First, I agree with the posters who responded to you. In that silence is rarely a good tool, for two reasons. One is because people do not know your motivations and thus will many times assume or place within you the motivations you think you have. So a better method is to simply speak your peace. It allows you to clear up the air and to at least live with the fact that you “said something”. And the other is because silence means that you are not taking an active fight against the “evil” (using the term loosely) and that means that one less person is standing out against it.

      I also agree that some of your phrasing does come off as though this particular blogger is some thing of a villain. I am not sure if that was your intentions of not (which as we know on the internet and real life means nothing), but you must be more careful of your phrasing. I say this because particularly on the web, people only have your words to judge you by. Granted they come into these discussions with their own bias, history, social context,and so…BUT if you wish to engage in constructive discourse you have to be aware (even more than normal) when you are addressing sensitive issues that can potentially push people to respond with passion. I mean they wouldn’t probably be on this website if they weren’t passionate people, so you have to keep that in mind.

      All of that said, I think I can understand where you are coming from. Not about this particular blogger, since I’ve never seen anything negative about her, but in general about this type of dialogue. Anytime you have those who are in privilege attempt to critically assess their privilege and have a constructive dialogue with those without it, you inevitably run into some risk. You run the risk of pretense (whether real or imagined), dishonesty, or misinterpretation. All of this stems from a history of hostile relationships between those with privilege and those without.  In usual situations the un-privileged are the ones whose points are either seen as whining (“Oh get over it, women don’t have it that bad”) or ignorant (“You just don’t know what you’re talking about”) in their dialogues with the privileged, and so they usually face large amounts of opposition. This creates an environment where both sides are either hostile to each other OR do not truly ever communicate about these issues. This of course goes to my long-standing belief that we, as in all of us, need to have more forums to talk that are not about hostility and one person’s worldview being “more right”.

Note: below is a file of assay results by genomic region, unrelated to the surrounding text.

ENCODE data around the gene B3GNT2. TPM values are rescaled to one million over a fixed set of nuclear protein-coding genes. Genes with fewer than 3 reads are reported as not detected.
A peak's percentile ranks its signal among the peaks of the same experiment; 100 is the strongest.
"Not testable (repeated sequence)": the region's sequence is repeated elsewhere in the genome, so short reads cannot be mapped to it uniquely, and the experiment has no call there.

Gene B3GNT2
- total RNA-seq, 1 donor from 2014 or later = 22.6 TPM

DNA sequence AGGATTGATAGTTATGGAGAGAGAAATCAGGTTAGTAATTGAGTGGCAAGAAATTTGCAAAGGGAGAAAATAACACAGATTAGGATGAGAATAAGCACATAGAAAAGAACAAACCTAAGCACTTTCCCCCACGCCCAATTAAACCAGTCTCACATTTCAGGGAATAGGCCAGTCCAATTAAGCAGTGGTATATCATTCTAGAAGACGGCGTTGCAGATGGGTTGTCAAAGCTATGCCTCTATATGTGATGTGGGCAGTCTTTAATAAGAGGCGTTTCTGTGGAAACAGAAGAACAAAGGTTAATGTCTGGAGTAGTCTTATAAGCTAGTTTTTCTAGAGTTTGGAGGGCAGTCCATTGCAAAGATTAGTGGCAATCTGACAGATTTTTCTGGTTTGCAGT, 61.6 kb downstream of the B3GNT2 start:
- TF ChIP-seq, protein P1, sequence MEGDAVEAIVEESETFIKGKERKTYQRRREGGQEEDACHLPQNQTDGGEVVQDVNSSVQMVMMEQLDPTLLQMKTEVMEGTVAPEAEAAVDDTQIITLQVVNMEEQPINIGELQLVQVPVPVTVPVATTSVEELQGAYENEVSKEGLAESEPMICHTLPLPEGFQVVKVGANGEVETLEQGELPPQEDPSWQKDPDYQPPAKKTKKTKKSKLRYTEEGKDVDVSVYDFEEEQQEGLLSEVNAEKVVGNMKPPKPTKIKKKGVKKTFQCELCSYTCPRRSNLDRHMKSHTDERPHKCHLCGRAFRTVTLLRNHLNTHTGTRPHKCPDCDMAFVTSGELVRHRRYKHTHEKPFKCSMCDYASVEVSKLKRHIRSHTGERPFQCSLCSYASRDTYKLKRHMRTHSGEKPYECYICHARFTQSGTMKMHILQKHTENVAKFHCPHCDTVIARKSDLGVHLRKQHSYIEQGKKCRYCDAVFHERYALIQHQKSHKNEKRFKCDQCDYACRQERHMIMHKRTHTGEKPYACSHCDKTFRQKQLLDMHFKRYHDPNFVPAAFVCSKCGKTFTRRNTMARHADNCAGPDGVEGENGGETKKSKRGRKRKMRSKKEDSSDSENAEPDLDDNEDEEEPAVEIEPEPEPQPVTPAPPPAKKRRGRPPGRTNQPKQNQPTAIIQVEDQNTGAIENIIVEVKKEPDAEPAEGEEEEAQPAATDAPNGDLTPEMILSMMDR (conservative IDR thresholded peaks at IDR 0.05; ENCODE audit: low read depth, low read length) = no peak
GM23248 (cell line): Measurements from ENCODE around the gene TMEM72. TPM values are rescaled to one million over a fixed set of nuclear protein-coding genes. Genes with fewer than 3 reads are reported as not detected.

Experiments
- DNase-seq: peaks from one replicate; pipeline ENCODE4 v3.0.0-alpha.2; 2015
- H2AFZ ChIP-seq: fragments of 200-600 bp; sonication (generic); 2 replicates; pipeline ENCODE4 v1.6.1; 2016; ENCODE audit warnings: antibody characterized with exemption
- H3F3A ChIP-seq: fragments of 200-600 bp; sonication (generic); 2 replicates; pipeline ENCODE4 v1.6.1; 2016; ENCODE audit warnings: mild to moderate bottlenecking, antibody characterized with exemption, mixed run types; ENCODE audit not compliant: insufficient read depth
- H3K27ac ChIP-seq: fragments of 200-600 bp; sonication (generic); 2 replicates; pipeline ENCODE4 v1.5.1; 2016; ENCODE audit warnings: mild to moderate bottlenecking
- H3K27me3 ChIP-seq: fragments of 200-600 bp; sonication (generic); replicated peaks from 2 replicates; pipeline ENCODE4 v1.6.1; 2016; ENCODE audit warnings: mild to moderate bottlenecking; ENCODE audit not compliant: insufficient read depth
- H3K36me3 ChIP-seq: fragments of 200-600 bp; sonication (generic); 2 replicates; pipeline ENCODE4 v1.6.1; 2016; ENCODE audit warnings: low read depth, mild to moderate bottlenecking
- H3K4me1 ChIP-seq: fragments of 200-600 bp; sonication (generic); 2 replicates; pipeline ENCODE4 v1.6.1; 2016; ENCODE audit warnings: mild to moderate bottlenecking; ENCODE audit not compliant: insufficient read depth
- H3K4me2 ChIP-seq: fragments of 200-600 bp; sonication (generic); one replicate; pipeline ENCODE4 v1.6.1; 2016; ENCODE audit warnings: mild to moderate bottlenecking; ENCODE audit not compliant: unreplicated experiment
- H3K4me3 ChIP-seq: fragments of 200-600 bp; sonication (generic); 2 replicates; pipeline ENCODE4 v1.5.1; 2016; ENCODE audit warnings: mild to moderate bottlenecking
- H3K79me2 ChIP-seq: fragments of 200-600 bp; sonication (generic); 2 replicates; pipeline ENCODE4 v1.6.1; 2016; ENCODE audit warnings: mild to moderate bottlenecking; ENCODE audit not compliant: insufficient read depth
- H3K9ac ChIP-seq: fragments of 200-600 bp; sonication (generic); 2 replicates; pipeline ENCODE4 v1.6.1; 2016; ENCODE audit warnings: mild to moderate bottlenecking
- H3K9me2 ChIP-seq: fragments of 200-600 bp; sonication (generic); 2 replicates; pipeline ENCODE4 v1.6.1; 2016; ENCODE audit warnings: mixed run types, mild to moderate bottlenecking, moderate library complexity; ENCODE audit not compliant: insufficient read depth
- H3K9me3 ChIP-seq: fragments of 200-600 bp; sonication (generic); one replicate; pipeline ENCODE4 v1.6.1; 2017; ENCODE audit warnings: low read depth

I’ve had that issue when discussing gender and sexuality issues with those who are not of the privileged class. Luckily I do not take things personally and it eventually comes through that I am there for an honest interactive discourse. Of course it helps that some of my other identities are not as privileged so I am aware of how the dynamics in discussing these issues can go. Everyone does not of course have that same luxury (a privilege in itself).

      I hope that I did not misinterpret anyone OR misconstructed the arguments here. Just trying to give a different viewpoint and observation to these things.

  • k.eli

    I’d like to extend a most heartfelt bravo to Ms. Gilmore. Thank you for choosing self-analysis and reason over gut reaction and defensiveness. And most importantly, thank you for listening. As a WOC, sometimes it feels like I’m David going up against Goliath without a slingshot whenever something offensive is said or implied and everyone around me seems perfectly content on remaining silent, whether they agree with it or not. And although I hate to admit it, there are times when I’ve chosen to bite my tongue on the issue for the simple fear that I would be my only ally. Then, of course, I would go home and wish I had said something instead of allowing the other people around to think I was complicit with what was said. But, alas, I am a rather introverted person so for me, having some (any) back-up would undoubtedly give me the courage to speak up. Because sometimes the burden is too heavy a load for one person alone.